Elizabeth David wrote in French Provincial Cooking, "The onion soup generally regarded as 'French', with sodden bread, strings of cheese, and half-cooked onion floating about in it, seems to me a good deal overrated and rather indigestible"; she suggested instead another French onion soup, "Tourin Bordelais", in which the onions are gently softened in lard and then cooked in water, with egg yolks added before serving to enrich the soup.[23]

The gratinée lyonnaise, originating in the restaurants of Lyon, is a more luxurious version of the basic soupe à l'oignon, enriched with wine, bread, eggs and gratinéed cheese.[7] Another French onion soup is velouté Soubise, in which puréed onions are blended with veal stock, enriched with cream and egg yolks and served with croutons.[24]

In America, mozzarella cheese is sometimes used as a variant.[25]

See also[edit]

Notes, references and sources[edit]


  1. ^ In English the text reads "Cut onions in half; put them in a saucepan with good fresh butter, over a slow fire, because the onions must be on it for two hours. When they are almost yellow, put coarse salt and bread crusts in them; sieve everything into a clear purée, with a little pepper and a pricked onion; or when your crusts are wet & simmered, put them in a dish, tie them slightly; put a bread croûton it; spread butter on it; add a spoonful of good lean broth, & serve hot"
  2. ^ There are several other published accounts of the origin of French onion soup, including one that credits it to Louis XV himself.[10]
  3. ^ Beef stock is recommended by Simone Beck, Louisette Bertholle and Julia Child in their Mastering the Art of French Cooking, Robert Carrier, Simon Hopkinson, Thomas Keller, Michel Roux Jr. and Nigel Slater.[16][17]
  4. ^ Anthony Bourdain and Richard Shepherd specify chicken or alternatively (in Shepherd's case) veal stock.[17][18] Jean-Pierre Coffe recommends beef or chicken stock,[19] Auguste Escoffier calls for unspecified broth,[20] and Marcel Boulestin and Raymond Blanc suggest only water;[17][21] Paul Bocuse calls for either water or beef stock.[22]


  1. ^ a b c "French Onion Soup", World in Paris, 2016. Retrieved 27 August 2023
  2. ^ a b Davidson, p. 555
  3. ^ Beck, Bertholle and Child, p. 510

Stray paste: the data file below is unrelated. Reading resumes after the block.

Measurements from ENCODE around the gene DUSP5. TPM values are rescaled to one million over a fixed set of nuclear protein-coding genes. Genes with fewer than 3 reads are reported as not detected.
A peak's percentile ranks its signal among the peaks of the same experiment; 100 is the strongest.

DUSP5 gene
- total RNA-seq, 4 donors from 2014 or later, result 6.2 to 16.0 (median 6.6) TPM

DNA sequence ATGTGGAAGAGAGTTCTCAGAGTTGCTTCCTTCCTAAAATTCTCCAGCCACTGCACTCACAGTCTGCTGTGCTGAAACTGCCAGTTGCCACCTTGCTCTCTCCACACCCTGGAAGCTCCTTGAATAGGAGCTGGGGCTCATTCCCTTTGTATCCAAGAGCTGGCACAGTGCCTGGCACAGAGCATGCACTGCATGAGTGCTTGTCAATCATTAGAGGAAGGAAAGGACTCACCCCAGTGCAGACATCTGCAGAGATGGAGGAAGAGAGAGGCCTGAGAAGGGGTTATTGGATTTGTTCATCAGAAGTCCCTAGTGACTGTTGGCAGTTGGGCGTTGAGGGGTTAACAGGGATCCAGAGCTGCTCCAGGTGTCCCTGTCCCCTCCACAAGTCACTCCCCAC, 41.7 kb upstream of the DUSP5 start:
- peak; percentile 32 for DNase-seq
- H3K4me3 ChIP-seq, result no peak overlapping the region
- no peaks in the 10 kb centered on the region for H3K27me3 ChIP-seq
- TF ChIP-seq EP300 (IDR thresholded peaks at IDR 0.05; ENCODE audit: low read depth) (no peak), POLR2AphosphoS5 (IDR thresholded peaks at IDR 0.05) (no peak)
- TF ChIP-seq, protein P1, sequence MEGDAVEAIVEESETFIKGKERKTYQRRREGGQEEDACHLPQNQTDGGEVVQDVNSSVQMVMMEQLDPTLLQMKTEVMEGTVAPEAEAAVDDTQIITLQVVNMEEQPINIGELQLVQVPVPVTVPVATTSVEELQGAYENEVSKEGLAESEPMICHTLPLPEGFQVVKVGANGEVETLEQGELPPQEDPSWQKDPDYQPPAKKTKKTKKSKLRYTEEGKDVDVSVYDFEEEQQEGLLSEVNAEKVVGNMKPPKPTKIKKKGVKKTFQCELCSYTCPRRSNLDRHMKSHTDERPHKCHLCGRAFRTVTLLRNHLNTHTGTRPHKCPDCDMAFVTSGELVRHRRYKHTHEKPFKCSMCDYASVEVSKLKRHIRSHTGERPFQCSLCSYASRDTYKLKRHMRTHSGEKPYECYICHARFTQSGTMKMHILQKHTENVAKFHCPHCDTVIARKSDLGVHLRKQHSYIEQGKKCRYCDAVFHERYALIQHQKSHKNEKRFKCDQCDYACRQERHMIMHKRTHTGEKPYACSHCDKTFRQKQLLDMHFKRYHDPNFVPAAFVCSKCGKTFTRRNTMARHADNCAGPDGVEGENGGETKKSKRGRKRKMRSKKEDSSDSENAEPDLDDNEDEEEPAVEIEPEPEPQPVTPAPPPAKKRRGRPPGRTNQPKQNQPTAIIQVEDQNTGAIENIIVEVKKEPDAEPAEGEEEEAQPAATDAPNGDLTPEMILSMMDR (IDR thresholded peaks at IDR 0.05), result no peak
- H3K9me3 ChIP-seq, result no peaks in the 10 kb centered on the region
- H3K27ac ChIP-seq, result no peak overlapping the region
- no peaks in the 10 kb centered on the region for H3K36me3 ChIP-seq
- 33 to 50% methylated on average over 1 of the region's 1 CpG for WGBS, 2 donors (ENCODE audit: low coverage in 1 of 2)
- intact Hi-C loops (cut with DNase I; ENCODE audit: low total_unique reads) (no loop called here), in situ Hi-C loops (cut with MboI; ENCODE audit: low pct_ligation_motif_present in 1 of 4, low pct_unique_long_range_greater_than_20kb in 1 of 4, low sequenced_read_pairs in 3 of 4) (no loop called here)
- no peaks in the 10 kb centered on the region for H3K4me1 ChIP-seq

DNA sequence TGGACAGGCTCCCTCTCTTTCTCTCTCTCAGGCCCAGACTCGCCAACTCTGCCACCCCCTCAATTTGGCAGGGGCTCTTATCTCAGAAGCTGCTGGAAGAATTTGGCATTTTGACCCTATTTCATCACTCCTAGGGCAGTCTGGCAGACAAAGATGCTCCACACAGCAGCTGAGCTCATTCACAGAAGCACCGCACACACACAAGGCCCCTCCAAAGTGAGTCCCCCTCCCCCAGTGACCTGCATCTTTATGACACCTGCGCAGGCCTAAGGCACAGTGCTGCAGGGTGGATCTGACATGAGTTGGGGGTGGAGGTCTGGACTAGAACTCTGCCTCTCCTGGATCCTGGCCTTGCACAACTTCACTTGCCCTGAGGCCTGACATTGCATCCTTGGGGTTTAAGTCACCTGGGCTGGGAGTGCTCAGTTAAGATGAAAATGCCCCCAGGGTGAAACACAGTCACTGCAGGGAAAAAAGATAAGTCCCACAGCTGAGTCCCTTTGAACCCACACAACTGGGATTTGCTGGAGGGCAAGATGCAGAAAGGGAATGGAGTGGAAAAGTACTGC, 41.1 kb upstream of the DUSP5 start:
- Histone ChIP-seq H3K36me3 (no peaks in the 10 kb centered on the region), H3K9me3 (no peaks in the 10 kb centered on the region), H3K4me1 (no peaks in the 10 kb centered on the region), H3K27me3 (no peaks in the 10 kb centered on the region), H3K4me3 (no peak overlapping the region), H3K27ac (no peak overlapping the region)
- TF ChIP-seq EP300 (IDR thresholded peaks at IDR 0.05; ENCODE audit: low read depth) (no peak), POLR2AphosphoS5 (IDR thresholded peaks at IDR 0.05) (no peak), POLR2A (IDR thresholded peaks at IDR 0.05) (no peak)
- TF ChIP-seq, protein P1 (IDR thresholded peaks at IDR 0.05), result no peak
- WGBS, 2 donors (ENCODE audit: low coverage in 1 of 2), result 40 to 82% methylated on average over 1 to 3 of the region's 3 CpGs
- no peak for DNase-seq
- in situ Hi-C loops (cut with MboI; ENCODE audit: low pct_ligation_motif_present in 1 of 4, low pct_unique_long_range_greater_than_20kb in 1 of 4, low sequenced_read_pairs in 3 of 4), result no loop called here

4. ^ M. D. C., p. 399
  5. ^ Root, p. 250
  6. ^ Wolfert, p. 56
  7. ^ a b c " Dégustation : la soupe à l'oignon, bonne à en pleurer!", Le Parisien, 21 January 2015. Retrieved 27 August 2023
  8. ^ La Varenne, p. 70
  9. ^ Dumas, pp. 764–765
  10. ^ Hays, p. 46
  11. ^ Polybiblion, p. 358
  12. ^ Johnstone, p. 143
  13. ^ "Odor of Onion Soup Lingers as Monument to Mouquin", New York Evening Journal, 27 December 1933
  14. ^ "A Column for the Ladies", Somerset Standard, 19 January 1889, p. 7; "Domestic Recipes", Buckinghamshire Advertiser, 16 February 1889, p. 2; and "Nice Dishes", Falkirk Herald, 20 February 1889, p. 7
  15. ^ Wodehouse, p. 53
  16. ^ Beck, Bertholle and Child, p. 42
  17. ^ a b c d e Cloake, Felicity. ""How to cook perfect French onion soup", The Guardian, 22 March 2012
  18. ^ Avila, p. 43
  19. ^ Coffe, p. 86
  20. ^ Escoffier, p. 75
  21. ^ Boulestin, p. 54
  22. ^ Bocuse, p. 23
  23. ^ David, pp. 144–145
  24. ^ Bickel, p. 94
  25. ^ " what cheese makes up French onion soup", BiggleBit, 3 Dec 2023


  • Anonymous (1875). Polybiblion revue bibliographique universelle Partie littéraire. Paris: Société Bibliographique. OCLC 183218503.
  • Avila, Kay (1986). Take Twelve Cooks. London: Macdonald and Co. ISBN 978-0-356-12287-8.
  • Beck, Simone; Louisette Bertholle; Julia Child (2012) [1961]. Mastering the Art of French Cooking, Volume One. London: Particular. ISBN 978-0-241-95339-6.
  • Bickel, Walter (1989). Hering's Dictionary of Classical and Modern Cookery (eleventh ed.). London: Virtue. ISBN 978-3-8057-0307-9.
  • Bocuse, Paul (1987). Bocuse à la carte. New York: Pantheon. OCLC 1391286470.*David, Elizabeth (2008) [1960]. French Provincial Cooking. London: Folio Society. OCLC 809349711.
  • Davidson, Alan (1999). The Oxford Companion to Food. Oxford: Oxford University Press. ISBN 978-0-19-211579-9.
  • Distelbarth, Paul (1800). France vivante. Paris: Alsatia. OCLC 878456056.
  • Dumas, Alexandre (1873). Le grand dictionnaire de cuisine. Paris: Alphonse Lemerre. OCLC 924392186.
  • Hays, Rebecca (2018). "Best French Onion Soup". Cook's Revolutionary Recipes. Boston: America's Test Kitchen. ISBN 978-1-94-525647-9.
  • Johnstone, C. I. (1827). The Cook and Housewife's Manual. Edinburgh: Oliver and Boyd. OCLC 1256803089.
  • M. D. C. (1750). Dictionnaire des alimens, vins et liqueurs. Vol. 3. Paris: Gissey and Bordelet. OCLC 457141457.
  • Root, Waverley (1983). The Food of France. London: Macmillan. ISBN 978-0-33-335793-4.
  • Wodehouse, P. G. (1966) [1939]. Uncle Fred in the Springtime. London: Penguin. OCLC 256910168.
  • Wolfert, Paula (1983). The Cooking of South-west France. New York: Dial Press. ISBN 978-0-38-527463-0.